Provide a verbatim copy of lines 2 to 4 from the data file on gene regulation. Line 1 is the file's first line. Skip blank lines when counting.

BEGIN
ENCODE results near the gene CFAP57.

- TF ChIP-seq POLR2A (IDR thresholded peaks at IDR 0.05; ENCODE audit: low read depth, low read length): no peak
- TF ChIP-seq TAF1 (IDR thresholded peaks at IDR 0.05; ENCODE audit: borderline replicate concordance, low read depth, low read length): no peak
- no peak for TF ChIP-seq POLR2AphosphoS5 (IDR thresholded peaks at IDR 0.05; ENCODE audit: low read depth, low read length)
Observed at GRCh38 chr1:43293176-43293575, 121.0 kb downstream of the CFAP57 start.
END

- TF ChIP-seq POLR2A (IDR thresholded peaks at IDR 0.05; ENCODE audit: low read depth, low read length): no peak
- TF ChIP-seq TAF1 (IDR thresholded peaks at IDR 0.05; ENCODE audit: borderline replicate concordance, low read depth, low read length): no peak
- no peak for TF ChIP-seq POLR2AphosphoS5 (IDR thresholded peaks at IDR 0.05; ENCODE audit: low read depth, low read length)